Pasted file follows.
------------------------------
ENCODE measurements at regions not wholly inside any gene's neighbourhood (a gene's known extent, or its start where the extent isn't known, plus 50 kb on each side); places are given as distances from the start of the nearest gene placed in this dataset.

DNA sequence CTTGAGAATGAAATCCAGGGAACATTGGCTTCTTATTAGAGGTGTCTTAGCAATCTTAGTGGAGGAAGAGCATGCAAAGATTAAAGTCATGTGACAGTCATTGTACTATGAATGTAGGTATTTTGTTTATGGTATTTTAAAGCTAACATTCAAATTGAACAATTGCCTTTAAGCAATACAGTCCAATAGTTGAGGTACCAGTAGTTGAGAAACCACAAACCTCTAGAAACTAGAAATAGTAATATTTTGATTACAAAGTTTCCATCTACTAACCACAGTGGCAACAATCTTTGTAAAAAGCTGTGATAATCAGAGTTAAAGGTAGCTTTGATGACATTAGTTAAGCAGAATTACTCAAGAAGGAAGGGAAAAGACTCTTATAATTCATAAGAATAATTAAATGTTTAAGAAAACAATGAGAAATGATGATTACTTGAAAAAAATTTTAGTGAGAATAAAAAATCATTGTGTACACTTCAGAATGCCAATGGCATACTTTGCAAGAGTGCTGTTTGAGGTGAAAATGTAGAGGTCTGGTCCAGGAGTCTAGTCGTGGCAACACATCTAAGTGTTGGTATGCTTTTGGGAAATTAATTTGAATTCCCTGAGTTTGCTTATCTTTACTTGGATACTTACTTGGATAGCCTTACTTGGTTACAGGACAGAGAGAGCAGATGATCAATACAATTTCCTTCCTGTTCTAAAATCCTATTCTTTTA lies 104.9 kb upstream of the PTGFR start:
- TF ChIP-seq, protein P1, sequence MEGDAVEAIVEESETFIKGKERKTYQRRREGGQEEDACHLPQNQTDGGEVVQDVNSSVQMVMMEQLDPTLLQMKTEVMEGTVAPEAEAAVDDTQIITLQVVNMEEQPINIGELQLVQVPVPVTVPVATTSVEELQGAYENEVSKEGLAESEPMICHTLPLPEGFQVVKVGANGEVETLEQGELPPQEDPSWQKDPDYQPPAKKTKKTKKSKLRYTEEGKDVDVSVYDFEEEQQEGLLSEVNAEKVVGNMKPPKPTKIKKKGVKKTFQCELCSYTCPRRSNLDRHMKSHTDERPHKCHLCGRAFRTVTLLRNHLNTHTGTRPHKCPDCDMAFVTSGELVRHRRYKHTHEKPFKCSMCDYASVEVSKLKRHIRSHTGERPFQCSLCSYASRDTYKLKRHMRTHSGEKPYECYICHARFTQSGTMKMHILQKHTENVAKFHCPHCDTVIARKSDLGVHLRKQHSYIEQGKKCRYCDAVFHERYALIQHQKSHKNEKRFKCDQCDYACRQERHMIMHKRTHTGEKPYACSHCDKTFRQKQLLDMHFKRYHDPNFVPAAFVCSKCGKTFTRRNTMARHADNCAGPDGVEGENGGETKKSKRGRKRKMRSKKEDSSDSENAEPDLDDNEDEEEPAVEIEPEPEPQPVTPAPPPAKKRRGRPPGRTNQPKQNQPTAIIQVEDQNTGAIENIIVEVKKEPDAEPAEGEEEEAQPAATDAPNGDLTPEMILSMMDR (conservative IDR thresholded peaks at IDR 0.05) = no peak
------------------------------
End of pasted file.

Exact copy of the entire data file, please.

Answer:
ENCODE measurements at regions not wholly inside any gene's neighbourhood (a gene's known extent, or its start where the extent isn't known, plus 50 kb on each side); places are given as distances from the start of the nearest gene placed in this dataset.

DNA sequence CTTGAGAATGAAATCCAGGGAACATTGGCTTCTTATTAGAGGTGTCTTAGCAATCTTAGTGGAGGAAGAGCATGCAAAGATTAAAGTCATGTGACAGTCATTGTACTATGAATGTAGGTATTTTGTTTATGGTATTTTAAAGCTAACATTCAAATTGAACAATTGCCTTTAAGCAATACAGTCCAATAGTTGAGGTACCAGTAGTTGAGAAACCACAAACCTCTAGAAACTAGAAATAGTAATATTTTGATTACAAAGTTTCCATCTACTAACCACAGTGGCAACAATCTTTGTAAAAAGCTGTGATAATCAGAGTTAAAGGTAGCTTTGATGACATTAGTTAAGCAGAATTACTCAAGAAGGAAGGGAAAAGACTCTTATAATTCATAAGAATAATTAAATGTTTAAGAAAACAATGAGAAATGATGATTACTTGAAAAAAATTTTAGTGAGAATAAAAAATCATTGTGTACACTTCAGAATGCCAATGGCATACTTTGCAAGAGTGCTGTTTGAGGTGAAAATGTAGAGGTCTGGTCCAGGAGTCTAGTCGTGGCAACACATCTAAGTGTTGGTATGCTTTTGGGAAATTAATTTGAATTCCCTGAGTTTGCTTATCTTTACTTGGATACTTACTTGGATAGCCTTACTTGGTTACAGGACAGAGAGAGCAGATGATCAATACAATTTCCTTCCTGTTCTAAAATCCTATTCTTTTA lies 104.9 kb upstream of the PTGFR start:
- TF ChIP-seq, protein P1, sequence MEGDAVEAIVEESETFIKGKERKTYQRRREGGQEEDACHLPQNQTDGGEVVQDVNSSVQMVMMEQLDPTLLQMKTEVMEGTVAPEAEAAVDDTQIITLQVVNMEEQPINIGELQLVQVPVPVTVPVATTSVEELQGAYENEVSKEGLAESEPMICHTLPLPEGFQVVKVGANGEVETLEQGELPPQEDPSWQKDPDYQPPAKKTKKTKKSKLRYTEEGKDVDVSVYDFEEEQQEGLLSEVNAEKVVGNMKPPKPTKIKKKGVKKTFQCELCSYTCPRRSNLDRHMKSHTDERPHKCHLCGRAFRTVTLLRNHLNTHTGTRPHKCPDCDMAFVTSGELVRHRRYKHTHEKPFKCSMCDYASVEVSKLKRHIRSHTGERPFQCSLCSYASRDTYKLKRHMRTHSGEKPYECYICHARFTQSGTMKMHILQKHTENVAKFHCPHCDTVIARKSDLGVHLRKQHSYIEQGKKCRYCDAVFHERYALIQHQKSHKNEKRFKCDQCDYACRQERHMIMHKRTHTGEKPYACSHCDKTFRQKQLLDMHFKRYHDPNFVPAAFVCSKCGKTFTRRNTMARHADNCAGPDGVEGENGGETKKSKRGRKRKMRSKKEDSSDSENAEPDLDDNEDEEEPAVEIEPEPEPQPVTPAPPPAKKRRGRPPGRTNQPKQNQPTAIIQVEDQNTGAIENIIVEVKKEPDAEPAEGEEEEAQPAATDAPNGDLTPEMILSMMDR (conservative IDR thresholded peaks at IDR 0.05) = no peak